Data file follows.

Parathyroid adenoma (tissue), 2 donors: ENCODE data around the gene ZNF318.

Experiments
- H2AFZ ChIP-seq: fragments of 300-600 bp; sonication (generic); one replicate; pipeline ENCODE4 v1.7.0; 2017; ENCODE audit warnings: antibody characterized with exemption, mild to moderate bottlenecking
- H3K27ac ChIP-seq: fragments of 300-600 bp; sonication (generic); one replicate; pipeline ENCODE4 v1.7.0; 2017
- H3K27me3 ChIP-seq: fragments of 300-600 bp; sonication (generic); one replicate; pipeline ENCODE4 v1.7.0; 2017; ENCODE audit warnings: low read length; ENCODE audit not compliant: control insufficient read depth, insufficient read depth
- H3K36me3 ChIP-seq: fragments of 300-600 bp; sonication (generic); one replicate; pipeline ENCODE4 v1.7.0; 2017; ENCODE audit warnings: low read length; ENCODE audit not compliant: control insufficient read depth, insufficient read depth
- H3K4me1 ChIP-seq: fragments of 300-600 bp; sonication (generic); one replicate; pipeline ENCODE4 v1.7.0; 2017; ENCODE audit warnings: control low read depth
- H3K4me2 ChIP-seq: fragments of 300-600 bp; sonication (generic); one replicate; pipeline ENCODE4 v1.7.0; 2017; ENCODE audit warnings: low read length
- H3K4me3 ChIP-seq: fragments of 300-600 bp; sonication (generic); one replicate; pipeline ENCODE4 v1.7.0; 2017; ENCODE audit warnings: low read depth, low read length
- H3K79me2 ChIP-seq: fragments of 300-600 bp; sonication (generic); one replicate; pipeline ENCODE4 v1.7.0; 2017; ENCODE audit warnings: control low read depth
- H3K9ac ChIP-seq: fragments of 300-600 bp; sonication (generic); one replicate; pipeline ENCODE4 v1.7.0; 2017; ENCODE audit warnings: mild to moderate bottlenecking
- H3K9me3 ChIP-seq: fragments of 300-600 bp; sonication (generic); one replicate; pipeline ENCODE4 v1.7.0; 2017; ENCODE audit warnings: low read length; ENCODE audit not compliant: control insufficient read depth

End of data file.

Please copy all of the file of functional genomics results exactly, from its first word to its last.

Parathyroid adenoma (tissue), 2 donors: ENCODE data around the gene ZNF318.

Experiments
- H2AFZ ChIP-seq: fragments of 300-600 bp; sonication (generic); one replicate; pipeline ENCODE4 v1.7.0; 2017; ENCODE audit warnings: antibody characterized with exemption, mild to moderate bottlenecking
- H3K27ac ChIP-seq: fragments of 300-600 bp; sonication (generic); one replicate; pipeline ENCODE4 v1.7.0; 2017
- H3K27me3 ChIP-seq: fragments of 300-600 bp; sonication (generic); one replicate; pipeline ENCODE4 v1.7.0; 2017; ENCODE audit warnings: low read length; ENCODE audit not compliant: control insufficient read depth, insufficient read depth
- H3K36me3 ChIP-seq: fragments of 300-600 bp; sonication (generic); one replicate; pipeline ENCODE4 v1.7.0; 2017; ENCODE audit warnings: low read length; ENCODE audit not compliant: control insufficient read depth, insufficient read depth
- H3K4me1 ChIP-seq: fragments of 300-600 bp; sonication (generic); one replicate; pipeline ENCODE4 v1.7.0; 2017; ENCODE audit warnings: control low read depth
- H3K4me2 ChIP-seq: fragments of 300-600 bp; sonication (generic); one replicate; pipeline ENCODE4 v1.7.0; 2017; ENCODE audit warnings: low read length
- H3K4me3 ChIP-seq: fragments of 300-600 bp; sonication (generic); one replicate; pipeline ENCODE4 v1.7.0; 2017; ENCODE audit warnings: low read depth, low read length
- H3K79me2 ChIP-seq: fragments of 300-600 bp; sonication (generic); one replicate; pipeline ENCODE4 v1.7.0; 2017; ENCODE audit warnings: control low read depth
- H3K9ac ChIP-seq: fragments of 300-600 bp; sonication (generic); one replicate; pipeline ENCODE4 v1.7.0; 2017; ENCODE audit warnings: mild to moderate bottlenecking
- H3K9me3 ChIP-seq: fragments of 300-600 bp; sonication (generic); one replicate; pipeline ENCODE4 v1.7.0; 2017; ENCODE audit warnings: low read length; ENCODE audit not compliant: control insufficient read depth